Browse

You are looking at 1 - 10 of 584 items for :

  • Media Studies x
  • Refine by Access: All content x
  • Refine by Content Type: All x
Clear All Modify Search
Restricted access

Ein Opfernarrativ macht Schule?

Die foibe-Massaker in italienischen Geschichtsschulbüchern seit 2004

Nils Jochum

Abstract

The stormy transition to the Second Italian Republic during the 1990s produced a “memory boom” that evoked the previously marginalized foibe massacres. From the complex and violent events that took place on the Italian-Yugoslav border at the end of the Second World War, a national victim narrative was created which downplays fascist crimes. In 2004, the law establishing the Italian National Memorial Day also made the foibe a compulsory subject in schools. This article explores how the narrative of the foibe has developed since then in Italian history textbooks, which are not subject to state control. The analysis reveals a broad spectrum of interpretations, ranging from a national victim narrative to the evaluation of historical findings concerning Italian crimes committed during the Second World War.

Mit dem krisenhaften Übergang von der “Ersten” zur “Zweiten” Republik in den 1990er Jahren hat sich in Italien ein “Erinnerungsboom” um die vormals marginalisierten foibe-Massaker entwickelt. Aus den begrenzten, aber komplexen Gewalt-Ereignissen an der italienischen Ostgrenze am Ende des Zweiten Weltkrieges wird ein nationales Opfernarrativ konstruiert, welches die faschistischen Verbrechen verblassen lässt. Das Gesetz zur Einführung des Gedenktages aus dem Jahr 2004 erhebt die foibe zum Bildungsauftrag der Schulen. Wie werden die foibe seitdem in italienischen Geschichtsschulbüchern, die keiner staatlichen Kontrolle unterliegen, gedeutet? Die Analyse der Schulbücher offenbart ein sehr breites Deutungsspektrum der foibe. Die Darstellungen oszillieren zwischen der nationalen Opfererzählung und den historischen Erkenntnissen zur italienischen Tätergeschichte im Zweiten Weltkrieg.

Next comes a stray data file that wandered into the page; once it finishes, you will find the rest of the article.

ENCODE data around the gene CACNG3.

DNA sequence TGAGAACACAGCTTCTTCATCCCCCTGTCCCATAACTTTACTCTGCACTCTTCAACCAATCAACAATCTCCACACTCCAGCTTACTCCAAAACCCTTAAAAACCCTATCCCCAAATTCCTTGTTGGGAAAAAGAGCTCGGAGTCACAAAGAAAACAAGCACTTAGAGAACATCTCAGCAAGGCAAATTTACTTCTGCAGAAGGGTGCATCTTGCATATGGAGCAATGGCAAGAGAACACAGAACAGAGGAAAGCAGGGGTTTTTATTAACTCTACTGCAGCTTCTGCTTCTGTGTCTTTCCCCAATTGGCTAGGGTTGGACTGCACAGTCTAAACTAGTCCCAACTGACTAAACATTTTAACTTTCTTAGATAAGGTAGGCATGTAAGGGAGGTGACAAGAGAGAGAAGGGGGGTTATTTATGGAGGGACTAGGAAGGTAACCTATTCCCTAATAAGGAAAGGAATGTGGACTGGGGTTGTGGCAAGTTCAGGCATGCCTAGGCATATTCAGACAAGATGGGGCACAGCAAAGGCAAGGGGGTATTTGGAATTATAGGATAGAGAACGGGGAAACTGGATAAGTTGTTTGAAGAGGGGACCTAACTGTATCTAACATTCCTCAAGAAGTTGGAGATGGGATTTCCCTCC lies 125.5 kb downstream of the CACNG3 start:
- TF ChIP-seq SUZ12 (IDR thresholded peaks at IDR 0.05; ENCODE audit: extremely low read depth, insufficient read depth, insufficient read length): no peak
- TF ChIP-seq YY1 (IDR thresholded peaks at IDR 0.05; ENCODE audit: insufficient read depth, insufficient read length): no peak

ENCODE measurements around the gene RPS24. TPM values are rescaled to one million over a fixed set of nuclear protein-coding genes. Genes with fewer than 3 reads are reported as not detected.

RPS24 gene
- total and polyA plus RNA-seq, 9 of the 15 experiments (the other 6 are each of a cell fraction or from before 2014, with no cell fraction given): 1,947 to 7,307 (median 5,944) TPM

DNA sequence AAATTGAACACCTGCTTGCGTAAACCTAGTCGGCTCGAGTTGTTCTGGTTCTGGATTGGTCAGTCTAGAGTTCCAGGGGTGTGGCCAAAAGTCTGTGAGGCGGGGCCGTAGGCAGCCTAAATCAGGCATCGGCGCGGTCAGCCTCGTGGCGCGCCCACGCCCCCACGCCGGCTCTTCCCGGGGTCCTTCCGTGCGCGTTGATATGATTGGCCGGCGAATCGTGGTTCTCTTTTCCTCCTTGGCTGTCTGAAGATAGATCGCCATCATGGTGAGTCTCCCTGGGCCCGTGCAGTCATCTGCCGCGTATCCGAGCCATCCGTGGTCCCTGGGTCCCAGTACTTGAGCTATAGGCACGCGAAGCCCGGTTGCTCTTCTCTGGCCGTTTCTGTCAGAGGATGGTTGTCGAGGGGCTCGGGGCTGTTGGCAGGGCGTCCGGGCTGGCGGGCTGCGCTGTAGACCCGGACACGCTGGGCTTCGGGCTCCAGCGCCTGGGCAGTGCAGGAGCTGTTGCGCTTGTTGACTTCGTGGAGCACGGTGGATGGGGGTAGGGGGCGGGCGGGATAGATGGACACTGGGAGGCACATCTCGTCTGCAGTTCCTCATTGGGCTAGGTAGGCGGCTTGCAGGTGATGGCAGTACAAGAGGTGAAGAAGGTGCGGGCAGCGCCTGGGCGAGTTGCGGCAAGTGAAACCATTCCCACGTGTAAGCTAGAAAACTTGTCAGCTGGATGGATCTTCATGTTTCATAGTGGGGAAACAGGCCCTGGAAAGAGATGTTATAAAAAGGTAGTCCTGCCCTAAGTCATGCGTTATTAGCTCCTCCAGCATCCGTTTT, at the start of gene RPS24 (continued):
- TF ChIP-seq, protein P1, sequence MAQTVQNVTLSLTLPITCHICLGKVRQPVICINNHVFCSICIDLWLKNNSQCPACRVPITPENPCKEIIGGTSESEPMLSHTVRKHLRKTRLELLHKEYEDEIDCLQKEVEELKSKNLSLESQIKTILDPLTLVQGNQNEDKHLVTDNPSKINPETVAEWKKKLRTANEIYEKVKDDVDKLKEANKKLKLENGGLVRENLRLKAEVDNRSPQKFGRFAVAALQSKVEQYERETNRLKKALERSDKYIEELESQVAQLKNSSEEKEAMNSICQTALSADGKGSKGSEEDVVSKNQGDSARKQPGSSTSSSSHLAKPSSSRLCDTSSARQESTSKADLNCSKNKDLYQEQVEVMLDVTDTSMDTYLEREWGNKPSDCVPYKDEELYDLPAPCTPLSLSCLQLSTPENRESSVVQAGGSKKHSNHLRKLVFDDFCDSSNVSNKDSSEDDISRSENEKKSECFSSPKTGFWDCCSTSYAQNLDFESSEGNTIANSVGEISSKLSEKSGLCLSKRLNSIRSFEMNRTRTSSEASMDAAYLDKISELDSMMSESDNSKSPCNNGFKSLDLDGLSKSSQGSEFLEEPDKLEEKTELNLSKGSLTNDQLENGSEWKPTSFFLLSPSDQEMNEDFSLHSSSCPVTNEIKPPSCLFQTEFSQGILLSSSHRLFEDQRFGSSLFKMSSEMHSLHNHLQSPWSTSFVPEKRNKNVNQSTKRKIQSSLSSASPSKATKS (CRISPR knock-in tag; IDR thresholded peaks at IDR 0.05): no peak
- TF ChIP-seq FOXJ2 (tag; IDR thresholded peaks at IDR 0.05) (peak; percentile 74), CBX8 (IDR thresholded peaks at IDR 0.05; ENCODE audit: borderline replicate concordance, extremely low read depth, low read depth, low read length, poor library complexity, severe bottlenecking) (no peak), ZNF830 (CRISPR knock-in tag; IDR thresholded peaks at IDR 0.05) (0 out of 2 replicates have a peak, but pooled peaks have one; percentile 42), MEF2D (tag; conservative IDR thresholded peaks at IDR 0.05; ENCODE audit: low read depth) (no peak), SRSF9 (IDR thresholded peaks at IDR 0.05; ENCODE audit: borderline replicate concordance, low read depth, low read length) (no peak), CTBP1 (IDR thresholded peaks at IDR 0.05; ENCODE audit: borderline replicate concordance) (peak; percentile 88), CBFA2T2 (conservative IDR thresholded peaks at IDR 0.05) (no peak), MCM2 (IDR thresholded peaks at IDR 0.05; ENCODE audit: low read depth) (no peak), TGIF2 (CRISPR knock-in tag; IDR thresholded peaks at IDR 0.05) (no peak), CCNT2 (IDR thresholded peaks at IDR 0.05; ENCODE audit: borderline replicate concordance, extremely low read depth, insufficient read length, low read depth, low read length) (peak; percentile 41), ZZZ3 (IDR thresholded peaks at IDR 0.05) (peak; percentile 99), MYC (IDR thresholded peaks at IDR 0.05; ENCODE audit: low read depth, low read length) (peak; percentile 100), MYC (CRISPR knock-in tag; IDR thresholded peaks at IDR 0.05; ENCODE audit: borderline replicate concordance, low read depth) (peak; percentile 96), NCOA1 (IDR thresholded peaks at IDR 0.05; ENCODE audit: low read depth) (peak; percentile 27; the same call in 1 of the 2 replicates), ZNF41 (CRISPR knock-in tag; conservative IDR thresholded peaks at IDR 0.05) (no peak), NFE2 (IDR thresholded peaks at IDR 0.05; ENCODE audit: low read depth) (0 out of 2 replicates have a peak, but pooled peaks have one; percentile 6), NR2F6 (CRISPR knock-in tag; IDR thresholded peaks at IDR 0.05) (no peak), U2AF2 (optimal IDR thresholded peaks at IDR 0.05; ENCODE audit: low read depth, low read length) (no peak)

Restricted access

Empowering Critical Memory Consciousness in Education

The Example of 22 July 2011 in Norway

Alexandre Dessingué and Ketil Knutsen

Abstract

This article addresses memory studies from an educational perspective. In order to encourage pupils and students as independent agents in memory cultures they are part of, it is not enough to (as history education prescribes) learn history as a narrative about the past based on official sources or via the analyses of different uses of history. Rather, today history should also be considered as one of many different dynamic memory acts that define and redefine the past and the societies we live in. We therefore develop the concept of critical memory consciousness and argue for a memory pedagogy that gives learners the possibility to analyze memories that arise out of collective, cultural, and dialogic processes.

Restricted access

German Colonial Rule in Present-day Namibia

The Struggle for Discursive Shifts in History Education

Patrick Mielke

Abstract

This article traces discursive shifts in the ways in which imperialism and European colonialism have been dealt with in the classroom in relation to the German history textbook Time for History (Zeit für Geschichte), which was published in 2010. It explores how the textbook's representation of German colonial rule in present-day Namibia both raises awareness of and reproduces common colonialist-racist images of the “other” by demonstrating how its content is negotiated in year-nine history lessons, as observed over the course of an ethnographic study carried out in a German secondary school. The author assesses the complex interplay between discursive practices of negotiation, everyday educational practices and deeply rooted, colonialist-racist images of the “other” and, on the basis of this interplay, analyses how difficult it is to bring about content-based and discursive shifts in the classroom.

Restricted access

The “Imagined Other”

A Political Contextual Analysis of Secular and Hindu Nationalisms in Indian History Textbooks

Deepa Nair

Abstract